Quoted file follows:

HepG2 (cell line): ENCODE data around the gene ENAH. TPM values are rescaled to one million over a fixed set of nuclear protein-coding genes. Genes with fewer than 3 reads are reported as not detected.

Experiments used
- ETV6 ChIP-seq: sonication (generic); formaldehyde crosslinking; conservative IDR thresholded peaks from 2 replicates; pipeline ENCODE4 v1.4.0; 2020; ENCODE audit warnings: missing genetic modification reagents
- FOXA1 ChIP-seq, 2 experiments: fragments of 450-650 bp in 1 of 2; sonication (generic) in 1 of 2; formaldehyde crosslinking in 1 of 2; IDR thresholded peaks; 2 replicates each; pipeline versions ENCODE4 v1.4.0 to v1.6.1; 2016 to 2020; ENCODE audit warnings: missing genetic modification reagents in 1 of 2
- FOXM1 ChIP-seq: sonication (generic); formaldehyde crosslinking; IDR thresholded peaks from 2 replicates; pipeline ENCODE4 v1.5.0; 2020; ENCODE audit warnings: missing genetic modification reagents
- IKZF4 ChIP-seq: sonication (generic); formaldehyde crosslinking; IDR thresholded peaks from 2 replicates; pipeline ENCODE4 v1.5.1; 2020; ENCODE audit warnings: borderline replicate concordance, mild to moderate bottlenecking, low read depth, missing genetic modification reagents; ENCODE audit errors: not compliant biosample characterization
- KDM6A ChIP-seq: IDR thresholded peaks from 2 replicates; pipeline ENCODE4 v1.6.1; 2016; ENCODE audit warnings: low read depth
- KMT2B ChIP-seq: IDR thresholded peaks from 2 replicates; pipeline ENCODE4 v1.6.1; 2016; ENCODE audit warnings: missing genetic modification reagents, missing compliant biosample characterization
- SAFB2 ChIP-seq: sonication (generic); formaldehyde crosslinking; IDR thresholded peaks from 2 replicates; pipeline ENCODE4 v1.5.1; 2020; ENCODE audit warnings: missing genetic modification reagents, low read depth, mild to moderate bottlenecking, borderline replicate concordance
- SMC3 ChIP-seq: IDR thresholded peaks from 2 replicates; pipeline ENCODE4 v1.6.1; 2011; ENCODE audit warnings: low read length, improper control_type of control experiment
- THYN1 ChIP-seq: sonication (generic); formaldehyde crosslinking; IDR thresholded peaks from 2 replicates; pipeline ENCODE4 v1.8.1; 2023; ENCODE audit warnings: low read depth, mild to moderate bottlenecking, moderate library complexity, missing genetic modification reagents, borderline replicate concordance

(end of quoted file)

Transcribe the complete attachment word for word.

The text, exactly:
HepG2 (cell line): ENCODE data around the gene ENAH. TPM values are rescaled to one million over a fixed set of nuclear protein-coding genes. Genes with fewer than 3 reads are reported as not detected.

Experiments used
- ETV6 ChIP-seq: sonication (generic); formaldehyde crosslinking; conservative IDR thresholded peaks from 2 replicates; pipeline ENCODE4 v1.4.0; 2020; ENCODE audit warnings: missing genetic modification reagents
- FOXA1 ChIP-seq, 2 experiments: fragments of 450-650 bp in 1 of 2; sonication (generic) in 1 of 2; formaldehyde crosslinking in 1 of 2; IDR thresholded peaks; 2 replicates each; pipeline versions ENCODE4 v1.4.0 to v1.6.1; 2016 to 2020; ENCODE audit warnings: missing genetic modification reagents in 1 of 2
- FOXM1 ChIP-seq: sonication (generic); formaldehyde crosslinking; IDR thresholded peaks from 2 replicates; pipeline ENCODE4 v1.5.0; 2020; ENCODE audit warnings: missing genetic modification reagents
- IKZF4 ChIP-seq: sonication (generic); formaldehyde crosslinking; IDR thresholded peaks from 2 replicates; pipeline ENCODE4 v1.5.1; 2020; ENCODE audit warnings: borderline replicate concordance, mild to moderate bottlenecking, low read depth, missing genetic modification reagents; ENCODE audit errors: not compliant biosample characterization
- KDM6A ChIP-seq: IDR thresholded peaks from 2 replicates; pipeline ENCODE4 v1.6.1; 2016; ENCODE audit warnings: low read depth
- KMT2B ChIP-seq: IDR thresholded peaks from 2 replicates; pipeline ENCODE4 v1.6.1; 2016; ENCODE audit warnings: missing genetic modification reagents, missing compliant biosample characterization
- SAFB2 ChIP-seq: sonication (generic); formaldehyde crosslinking; IDR thresholded peaks from 2 replicates; pipeline ENCODE4 v1.5.1; 2020; ENCODE audit warnings: missing genetic modification reagents, low read depth, mild to moderate bottlenecking, borderline replicate concordance
- SMC3 ChIP-seq: IDR thresholded peaks from 2 replicates; pipeline ENCODE4 v1.6.1; 2011; ENCODE audit warnings: low read length, improper control_type of control experiment
- THYN1 ChIP-seq: sonication (generic); formaldehyde crosslinking; IDR thresholded peaks from 2 replicates; pipeline ENCODE4 v1.8.1; 2023; ENCODE audit warnings: low read depth, mild to moderate bottlenecking, moderate library complexity, missing genetic modification reagents, borderline replicate concordance